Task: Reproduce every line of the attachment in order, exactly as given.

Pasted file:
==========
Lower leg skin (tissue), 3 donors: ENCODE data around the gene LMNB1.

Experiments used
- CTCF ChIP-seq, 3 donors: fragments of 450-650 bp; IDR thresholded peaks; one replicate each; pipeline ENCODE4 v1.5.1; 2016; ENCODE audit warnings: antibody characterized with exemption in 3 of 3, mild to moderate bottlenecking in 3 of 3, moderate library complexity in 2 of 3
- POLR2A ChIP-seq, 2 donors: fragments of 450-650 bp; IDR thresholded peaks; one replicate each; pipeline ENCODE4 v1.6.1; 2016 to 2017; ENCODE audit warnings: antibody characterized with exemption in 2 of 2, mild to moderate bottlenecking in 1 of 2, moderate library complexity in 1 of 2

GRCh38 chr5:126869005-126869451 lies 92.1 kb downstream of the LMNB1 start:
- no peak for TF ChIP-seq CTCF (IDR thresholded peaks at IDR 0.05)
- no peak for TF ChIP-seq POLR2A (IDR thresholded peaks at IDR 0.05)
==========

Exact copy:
Lower leg skin (tissue), 3 donors: ENCODE data around the gene LMNB1.

Experiments used
- CTCF ChIP-seq, 3 donors: fragments of 450-650 bp; IDR thresholded peaks; one replicate each; pipeline ENCODE4 v1.5.1; 2016; ENCODE audit warnings: antibody characterized with exemption in 3 of 3, mild to moderate bottlenecking in 3 of 3, moderate library complexity in 2 of 3
- POLR2A ChIP-seq, 2 donors: fragments of 450-650 bp; IDR thresholded peaks; one replicate each; pipeline ENCODE4 v1.6.1; 2016 to 2017; ENCODE audit warnings: antibody characterized with exemption in 2 of 2, mild to moderate bottlenecking in 1 of 2, moderate library complexity in 1 of 2

GRCh38 chr5:126869005-126869451 lies 92.1 kb downstream of the LMNB1 start:
- no peak for TF ChIP-seq CTCF (IDR thresholded peaks at IDR 0.05)
- no peak for TF ChIP-seq POLR2A (IDR thresholded peaks at IDR 0.05)